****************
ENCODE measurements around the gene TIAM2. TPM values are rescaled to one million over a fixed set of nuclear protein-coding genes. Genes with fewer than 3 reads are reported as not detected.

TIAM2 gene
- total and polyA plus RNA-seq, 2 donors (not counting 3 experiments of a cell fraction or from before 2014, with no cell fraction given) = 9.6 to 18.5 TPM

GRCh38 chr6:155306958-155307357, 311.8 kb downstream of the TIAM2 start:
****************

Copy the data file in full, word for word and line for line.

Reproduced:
ENCODE measurements around the gene TIAM2. TPM values are rescaled to one million over a fixed set of nuclear protein-coding genes. Genes with fewer than 3 reads are reported as not detected.

TIAM2 gene
- total and polyA plus RNA-seq, 2 donors (not counting 3 experiments of a cell fraction or from before 2014, with no cell fraction given) = 9.6 to 18.5 TPM

GRCh38 chr6:155306958-155307357, 311.8 kb downstream of the TIAM2 start: